Saint Thillo (or Théau, Tillon, Thielman, Tilloine, Tilman, Tyllo; c. 608–702) was a Saxon slave who was converted by Saint Eligius and became a priest at Solignac Abbey. He accompanied Eloi in missionary work, returned to Solignac, and was made abbot. Unable to handle the responsibility, he left the abbey and became a hermit. His feast day is 7 January.

Saint

Thillo

Abbot of Solignac
Le Vigen - Eglise Saint Mathurin - Façade.JPG
Le Vigen - Eglise Saint-Mathurin
Bornc. 608
Saxony
ResidenceSolignac
Died702
Le Vigen
Feast7 January
AttributesBenedictine abbot holding a chalice and a pastoral staff[1]

LifeEdit

Saint Thillo was kidnapped by bandits from his family in Saxony as a child. He was sold as a slave to Saint Eligius, Bishop of Noyon, who freed him. Eloi baptized him and treated him as his son. Thillo apprenticed as a goldsmith at Solignac Abbey, then became a priest. He accompanied Eloi on evangelical missions in Flanders and the Netherlands.[2]

After Eloi died in 659 he became a hermit, living in Nedde (Haute Vienne) then Brageac (Cantal). He returned to Limousin as an old man in 698 and was allowed to build a cell outside the walls of Solignac Abbey, near a market that would become the village of Le Vigen, where he died in 702 aged almost 100. His grave was later transferred to the Solignac abbey church. The church of Saint Mathurin du Vigen was built on the site of the oratory where Thillo died, but no trace remains of the oratory.[2]

Monks of Ramsgate accountEdit

The monks of St Augustine's Abbey, Ramsgate wrote in their Book of Saints (1921),

Thillo (Tilman) (St.) (Jan. 7)
(8th cent.) By birth a Saxon. He was carried as a prisoner of war into Flanders, where he was baptised by Saint Eligius. He worked as a missionary in the country about Tournai and Courtrai, but retired some years before his death to the Abbey of Solignac, where he passed away A.D. 702.[3]

Butler's accountEdit

The hagiographer Alban Butler (1710–1773) wrote in his Lives of the Fathers, Martyrs, and Other Principal Saints under January 7,

St. Thillo, called in France Theau, in Flanders Tilloine, or Tilman, C. He was by birth a Saxon, and being made captive, was carried into the Low Countries, where he was ransomed and baptized by St. Eligius. That apostolical man sent him to his abbey of Solignac, in Limousin. St. Thillo was called thence by St. Eligius, ordained priest, and employed by him some time at Tournay, and in other parts of the Low Countries. The inhabitants of the country of Isengihen, near Courtray, regarded him as their apostle. Some years after the death of St. Eligius, St. Thillo returned to Solignac, and lived a recluse near that abbey, in simplicity, devotion, and austerities, imitating the Antonies and Macariuses. He died in his solitude, about the year 702, of his age ninety-four, and was honoured with miracles.[4]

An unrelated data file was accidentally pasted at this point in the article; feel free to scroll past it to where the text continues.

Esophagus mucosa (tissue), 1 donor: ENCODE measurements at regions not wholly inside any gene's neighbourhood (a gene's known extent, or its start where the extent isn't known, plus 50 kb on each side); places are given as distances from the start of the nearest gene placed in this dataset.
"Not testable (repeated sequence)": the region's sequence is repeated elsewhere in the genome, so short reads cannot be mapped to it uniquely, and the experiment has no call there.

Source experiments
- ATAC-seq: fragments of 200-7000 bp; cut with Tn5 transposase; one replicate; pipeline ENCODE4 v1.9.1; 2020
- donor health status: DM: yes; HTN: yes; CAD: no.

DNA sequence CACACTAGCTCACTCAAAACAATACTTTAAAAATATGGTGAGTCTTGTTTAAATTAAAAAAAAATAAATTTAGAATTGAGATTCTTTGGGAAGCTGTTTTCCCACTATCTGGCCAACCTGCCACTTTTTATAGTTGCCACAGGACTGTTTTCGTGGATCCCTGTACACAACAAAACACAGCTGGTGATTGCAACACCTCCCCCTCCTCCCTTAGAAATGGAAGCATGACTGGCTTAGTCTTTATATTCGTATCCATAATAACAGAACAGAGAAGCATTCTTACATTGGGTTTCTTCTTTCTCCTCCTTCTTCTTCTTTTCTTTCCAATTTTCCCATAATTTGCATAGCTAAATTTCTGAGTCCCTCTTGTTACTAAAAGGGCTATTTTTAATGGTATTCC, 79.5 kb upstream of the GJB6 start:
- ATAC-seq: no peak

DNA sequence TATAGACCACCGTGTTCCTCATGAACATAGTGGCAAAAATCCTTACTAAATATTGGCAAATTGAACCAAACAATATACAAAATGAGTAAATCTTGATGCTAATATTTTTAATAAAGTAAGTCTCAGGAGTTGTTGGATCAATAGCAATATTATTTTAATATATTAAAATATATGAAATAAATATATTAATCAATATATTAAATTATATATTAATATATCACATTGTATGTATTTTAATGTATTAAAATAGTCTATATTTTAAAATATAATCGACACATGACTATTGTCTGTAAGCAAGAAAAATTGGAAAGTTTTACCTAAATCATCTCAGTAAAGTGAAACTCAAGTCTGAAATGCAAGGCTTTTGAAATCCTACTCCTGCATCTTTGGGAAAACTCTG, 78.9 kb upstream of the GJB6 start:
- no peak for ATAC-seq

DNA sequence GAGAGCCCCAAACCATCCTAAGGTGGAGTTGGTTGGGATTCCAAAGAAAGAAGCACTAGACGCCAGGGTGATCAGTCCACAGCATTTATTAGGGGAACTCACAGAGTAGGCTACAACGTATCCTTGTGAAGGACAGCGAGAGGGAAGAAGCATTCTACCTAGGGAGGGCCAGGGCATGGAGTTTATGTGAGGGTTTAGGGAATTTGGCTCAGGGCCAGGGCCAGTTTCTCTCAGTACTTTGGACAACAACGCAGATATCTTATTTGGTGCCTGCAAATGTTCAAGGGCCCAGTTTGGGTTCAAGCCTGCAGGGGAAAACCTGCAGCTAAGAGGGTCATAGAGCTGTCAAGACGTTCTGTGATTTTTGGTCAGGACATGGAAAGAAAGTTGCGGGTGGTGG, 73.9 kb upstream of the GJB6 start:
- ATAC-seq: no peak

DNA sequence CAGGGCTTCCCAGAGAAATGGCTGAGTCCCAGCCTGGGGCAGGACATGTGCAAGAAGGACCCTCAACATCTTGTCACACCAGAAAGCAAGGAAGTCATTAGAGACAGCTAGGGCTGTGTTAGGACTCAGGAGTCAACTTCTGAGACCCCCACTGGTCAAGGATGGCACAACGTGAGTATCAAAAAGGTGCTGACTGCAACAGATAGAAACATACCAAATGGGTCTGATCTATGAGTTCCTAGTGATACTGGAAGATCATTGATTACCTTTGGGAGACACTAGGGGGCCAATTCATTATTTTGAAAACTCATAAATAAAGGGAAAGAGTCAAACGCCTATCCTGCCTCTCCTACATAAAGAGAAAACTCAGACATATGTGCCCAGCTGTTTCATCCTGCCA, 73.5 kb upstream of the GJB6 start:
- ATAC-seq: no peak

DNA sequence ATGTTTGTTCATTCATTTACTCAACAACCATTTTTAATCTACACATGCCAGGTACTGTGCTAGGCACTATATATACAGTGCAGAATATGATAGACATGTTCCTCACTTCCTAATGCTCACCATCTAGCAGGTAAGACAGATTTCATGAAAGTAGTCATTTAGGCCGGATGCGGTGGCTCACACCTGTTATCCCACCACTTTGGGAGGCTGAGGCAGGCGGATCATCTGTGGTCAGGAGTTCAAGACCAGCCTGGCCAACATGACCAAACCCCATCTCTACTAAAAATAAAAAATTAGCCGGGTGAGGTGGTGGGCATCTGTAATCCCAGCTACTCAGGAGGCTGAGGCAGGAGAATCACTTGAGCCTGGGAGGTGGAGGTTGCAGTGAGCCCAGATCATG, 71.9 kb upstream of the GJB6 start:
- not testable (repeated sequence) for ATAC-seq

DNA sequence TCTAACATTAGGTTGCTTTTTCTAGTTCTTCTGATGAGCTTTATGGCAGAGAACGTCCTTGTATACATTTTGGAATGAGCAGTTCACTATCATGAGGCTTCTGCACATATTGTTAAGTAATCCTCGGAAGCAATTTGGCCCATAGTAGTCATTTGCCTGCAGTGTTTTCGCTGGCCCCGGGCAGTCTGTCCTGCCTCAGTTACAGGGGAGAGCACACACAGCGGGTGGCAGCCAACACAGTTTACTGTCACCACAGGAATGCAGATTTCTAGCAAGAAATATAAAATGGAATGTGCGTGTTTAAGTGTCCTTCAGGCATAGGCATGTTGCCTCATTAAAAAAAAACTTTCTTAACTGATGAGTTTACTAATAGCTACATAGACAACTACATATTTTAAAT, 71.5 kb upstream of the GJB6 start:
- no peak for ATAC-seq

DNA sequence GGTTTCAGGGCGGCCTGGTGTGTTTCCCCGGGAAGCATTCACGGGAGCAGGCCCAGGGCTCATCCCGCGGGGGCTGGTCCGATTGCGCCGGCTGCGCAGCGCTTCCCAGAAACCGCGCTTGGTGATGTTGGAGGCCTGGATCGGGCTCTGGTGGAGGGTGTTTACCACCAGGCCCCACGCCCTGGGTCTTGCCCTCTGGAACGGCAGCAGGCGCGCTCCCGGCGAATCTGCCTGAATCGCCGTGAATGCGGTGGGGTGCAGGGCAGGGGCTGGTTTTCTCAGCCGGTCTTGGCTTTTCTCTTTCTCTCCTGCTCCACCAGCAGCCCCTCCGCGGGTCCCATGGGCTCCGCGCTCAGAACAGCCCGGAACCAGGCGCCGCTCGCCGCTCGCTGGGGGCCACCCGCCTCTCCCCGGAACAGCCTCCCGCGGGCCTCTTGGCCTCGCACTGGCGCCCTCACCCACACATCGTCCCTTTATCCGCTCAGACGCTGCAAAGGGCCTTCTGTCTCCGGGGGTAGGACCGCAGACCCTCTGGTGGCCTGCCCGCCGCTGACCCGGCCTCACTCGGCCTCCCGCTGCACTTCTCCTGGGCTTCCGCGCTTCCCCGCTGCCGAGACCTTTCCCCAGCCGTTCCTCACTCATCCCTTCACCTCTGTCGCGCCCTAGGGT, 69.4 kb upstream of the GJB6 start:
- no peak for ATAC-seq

His name is famous in the French and Belgic calendars, though it occurs not in the Roman. St. Owen, in his life of St. Eligius, names Thillo first among the seven disciples of that saint, who worked with him at his trade of goldsmith, and imitated him in all his religious exercises, before that holy man was engaged in the ministry of the church. Many churches in Flanders, Auvergne, Limousin, and other places, are dedicated to God, under his invocation. The anonymous life of St. Thillo, in Bollandus, is not altogether authentic; the history which Mabillon gives of him from the Breviary of Solignac, is of more authority, (Mab. Sæc. 2. Ben. p. 996.) See also Bulteau, Hist. Ben. T. i. l. 3. c. 16. Molanus in Natal. Sanct. Belgii, &c.[4]

Baring-Gould's accountEdit

Sabine Baring-Gould (1834–1924) in his Lives Of The Saints wrote under January 7,

Saint Tyllo, H. (about 700.)

[Cologne, German, and Belgian Martyrologies. The name is sometimes Tyllo, Thillo, or Hillo; in Belgium, Theaulon or Tilman. Authority: A life published in the Bollandists, which agrees with scattered notices of him in various writers.][5]